With the first solar-powered Kindle cover debuting at CES this week, the "e" in e-reader could also stand for "eco-friendly."
The SolarKindle cover allows you to read all the Al Gore and Bill McKibben titles you can download in the greenest manner imaginable--no trees ground into pulp for the pages, no coal burned in power plants to charge up your Kindle's battery. In fact, the solar cover comes with a guarantee of three months of unplugged Kindle use under "normal sunlight environment"--I'm guessing that environment doesn't include Seattle in winter.
But, if you've fully charged your cover before venturing to the great Northwest, you will be able to use the built-in 800 lux LED reading lamp for up to 50 hours without having to tap your Kindle's main battery.
The SolarKindle will be on display tomorrow at CES. It will become available for purchase a week later on January 15.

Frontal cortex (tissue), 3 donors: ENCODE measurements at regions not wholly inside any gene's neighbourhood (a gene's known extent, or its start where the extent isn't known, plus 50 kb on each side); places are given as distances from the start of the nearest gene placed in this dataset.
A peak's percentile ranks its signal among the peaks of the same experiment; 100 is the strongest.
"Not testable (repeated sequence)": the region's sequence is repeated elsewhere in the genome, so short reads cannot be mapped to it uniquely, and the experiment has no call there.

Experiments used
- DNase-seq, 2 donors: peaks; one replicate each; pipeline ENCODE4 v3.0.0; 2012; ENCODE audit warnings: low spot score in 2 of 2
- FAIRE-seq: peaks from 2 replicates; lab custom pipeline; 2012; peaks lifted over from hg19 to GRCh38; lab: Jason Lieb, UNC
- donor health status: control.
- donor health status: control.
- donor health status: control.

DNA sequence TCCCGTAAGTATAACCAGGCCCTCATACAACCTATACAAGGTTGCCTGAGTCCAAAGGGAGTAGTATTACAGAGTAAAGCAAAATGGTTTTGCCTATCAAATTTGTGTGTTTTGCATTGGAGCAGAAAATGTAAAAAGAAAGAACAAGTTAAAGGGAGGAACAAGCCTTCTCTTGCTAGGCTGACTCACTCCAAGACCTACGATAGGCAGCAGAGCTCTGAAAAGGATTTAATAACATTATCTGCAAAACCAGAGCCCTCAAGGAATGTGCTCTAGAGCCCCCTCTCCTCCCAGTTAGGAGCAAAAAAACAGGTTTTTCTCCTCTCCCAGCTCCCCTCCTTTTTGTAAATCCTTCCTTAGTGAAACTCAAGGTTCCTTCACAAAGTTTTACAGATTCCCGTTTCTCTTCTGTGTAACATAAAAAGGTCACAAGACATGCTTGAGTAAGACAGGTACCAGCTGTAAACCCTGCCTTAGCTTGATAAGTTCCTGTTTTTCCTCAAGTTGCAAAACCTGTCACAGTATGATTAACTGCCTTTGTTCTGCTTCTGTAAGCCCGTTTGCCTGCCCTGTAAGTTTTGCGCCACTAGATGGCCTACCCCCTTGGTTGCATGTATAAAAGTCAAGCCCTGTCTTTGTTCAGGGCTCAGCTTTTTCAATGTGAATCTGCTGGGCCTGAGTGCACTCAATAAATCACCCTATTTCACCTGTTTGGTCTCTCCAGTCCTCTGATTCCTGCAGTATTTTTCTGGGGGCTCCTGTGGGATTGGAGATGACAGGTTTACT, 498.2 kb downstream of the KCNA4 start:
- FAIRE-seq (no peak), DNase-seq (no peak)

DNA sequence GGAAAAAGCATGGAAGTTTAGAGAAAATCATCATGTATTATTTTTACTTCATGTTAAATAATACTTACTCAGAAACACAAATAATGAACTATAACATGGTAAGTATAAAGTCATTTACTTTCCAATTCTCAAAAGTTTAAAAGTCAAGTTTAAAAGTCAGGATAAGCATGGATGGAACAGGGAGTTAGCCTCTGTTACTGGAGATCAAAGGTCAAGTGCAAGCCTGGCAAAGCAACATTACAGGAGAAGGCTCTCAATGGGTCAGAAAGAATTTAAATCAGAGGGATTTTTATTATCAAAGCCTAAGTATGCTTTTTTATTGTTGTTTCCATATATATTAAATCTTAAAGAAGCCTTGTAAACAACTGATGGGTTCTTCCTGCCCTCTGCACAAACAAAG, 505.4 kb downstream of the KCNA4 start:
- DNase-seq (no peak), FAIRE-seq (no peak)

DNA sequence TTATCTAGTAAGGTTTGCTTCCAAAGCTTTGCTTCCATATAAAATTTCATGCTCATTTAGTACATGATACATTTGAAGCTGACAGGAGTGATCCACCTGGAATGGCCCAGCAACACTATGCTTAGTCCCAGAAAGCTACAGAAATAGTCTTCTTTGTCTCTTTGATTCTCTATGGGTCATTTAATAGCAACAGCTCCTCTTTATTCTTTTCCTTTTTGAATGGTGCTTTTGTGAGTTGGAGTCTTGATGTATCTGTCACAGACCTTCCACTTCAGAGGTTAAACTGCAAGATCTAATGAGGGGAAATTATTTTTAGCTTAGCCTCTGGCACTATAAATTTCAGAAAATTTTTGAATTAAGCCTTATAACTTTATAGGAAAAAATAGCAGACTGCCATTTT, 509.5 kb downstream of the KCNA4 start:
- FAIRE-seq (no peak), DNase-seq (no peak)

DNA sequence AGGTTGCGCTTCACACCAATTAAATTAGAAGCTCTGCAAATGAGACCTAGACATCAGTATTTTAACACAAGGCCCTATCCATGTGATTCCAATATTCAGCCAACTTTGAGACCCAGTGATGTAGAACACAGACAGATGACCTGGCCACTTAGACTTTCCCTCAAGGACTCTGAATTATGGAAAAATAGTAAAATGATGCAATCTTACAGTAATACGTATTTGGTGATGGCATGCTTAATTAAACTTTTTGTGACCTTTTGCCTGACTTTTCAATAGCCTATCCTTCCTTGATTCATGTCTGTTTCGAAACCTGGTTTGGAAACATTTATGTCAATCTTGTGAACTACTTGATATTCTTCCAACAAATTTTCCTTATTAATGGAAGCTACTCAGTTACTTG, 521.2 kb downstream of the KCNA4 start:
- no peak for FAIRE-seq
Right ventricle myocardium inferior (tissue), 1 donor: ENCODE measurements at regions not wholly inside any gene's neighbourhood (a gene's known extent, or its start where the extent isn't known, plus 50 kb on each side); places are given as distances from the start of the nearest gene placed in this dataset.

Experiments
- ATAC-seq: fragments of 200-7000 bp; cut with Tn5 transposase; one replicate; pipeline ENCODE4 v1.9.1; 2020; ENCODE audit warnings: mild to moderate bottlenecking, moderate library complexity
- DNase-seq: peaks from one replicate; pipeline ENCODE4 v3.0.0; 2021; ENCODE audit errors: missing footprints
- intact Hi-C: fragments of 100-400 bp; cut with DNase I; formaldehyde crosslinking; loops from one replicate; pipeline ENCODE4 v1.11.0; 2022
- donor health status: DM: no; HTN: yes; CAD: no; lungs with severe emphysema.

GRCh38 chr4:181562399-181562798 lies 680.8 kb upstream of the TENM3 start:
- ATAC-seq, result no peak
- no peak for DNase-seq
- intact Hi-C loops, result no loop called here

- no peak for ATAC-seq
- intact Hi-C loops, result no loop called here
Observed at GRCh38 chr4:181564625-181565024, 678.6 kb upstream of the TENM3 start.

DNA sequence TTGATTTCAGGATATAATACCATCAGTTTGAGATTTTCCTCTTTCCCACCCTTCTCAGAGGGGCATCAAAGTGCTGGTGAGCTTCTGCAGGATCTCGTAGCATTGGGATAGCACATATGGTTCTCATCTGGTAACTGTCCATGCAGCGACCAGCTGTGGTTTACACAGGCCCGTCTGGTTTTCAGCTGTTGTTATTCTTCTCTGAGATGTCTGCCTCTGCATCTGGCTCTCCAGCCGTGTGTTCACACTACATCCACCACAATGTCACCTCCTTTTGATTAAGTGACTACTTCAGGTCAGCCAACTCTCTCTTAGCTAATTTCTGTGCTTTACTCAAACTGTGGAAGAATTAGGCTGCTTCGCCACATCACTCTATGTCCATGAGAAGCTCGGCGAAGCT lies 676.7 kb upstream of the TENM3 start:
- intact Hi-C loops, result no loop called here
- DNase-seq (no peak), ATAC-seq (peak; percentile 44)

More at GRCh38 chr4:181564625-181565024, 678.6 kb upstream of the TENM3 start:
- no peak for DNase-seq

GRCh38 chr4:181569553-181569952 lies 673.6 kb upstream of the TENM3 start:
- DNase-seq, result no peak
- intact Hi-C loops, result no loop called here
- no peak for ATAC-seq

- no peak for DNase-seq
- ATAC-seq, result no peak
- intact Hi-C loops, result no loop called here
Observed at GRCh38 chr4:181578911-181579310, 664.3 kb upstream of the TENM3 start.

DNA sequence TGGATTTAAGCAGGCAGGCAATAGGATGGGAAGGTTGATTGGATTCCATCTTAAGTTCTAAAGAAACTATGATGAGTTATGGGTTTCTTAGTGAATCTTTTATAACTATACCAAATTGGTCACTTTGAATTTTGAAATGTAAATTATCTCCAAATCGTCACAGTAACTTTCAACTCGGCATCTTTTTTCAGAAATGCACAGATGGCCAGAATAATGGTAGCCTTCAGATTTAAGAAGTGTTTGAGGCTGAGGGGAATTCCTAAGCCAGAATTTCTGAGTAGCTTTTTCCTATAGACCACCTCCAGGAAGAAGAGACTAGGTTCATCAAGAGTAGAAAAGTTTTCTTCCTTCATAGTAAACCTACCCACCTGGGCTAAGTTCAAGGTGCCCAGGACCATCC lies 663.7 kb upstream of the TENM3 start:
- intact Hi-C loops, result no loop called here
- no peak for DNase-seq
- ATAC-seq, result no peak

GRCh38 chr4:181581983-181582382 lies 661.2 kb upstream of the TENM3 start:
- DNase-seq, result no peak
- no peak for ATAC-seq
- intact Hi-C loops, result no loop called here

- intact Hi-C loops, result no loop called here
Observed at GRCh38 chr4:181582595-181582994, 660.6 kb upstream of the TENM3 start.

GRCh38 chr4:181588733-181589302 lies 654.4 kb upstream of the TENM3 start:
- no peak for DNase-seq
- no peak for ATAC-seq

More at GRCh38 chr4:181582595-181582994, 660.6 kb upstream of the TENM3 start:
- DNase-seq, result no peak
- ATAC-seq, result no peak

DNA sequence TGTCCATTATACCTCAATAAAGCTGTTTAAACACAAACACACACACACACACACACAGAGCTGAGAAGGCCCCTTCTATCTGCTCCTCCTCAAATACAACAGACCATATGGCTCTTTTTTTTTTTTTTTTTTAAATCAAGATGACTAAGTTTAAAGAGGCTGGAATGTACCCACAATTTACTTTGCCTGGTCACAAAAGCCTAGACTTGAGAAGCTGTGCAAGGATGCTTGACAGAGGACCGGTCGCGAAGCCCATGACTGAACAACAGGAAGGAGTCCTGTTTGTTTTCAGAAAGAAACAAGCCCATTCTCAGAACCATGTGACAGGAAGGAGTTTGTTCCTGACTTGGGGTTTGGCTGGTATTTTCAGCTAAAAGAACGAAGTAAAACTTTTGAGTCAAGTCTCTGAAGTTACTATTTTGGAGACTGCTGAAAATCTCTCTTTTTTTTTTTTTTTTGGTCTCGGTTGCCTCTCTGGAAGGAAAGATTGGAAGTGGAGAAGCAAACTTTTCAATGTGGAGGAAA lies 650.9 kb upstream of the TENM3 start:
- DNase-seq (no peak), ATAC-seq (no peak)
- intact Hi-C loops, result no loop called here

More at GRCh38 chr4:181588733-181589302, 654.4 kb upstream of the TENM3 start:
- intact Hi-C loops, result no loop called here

There is one rather large catch to the whole deal--the solar cover costs the same as the lowest-price Kindle itself, starting at $79.99. That price does buy you a fair amount of flexibility, though. For those of you that spend months in darkness, as I did when I lived in Alaska, there's the option to charge up the cover's reserve battery via a USB port. Energy from the battery is used to power the built-in light or transferred to the Kindle to extend the e-reader's battery life.
Conversely, the solar panel on the front of the leather cover can purportedly collect enough energy from just one hour in sunlight to power three days of reading time. That means that if the reserve battery had unlimited capacity, you'd have more than 5,000 days worth of reading time if you left it out in arctic Alaska's unending summer sun. That's enough time to read the entire canon of environmental literature...or Haruki Murakami's "1Q84" at least once.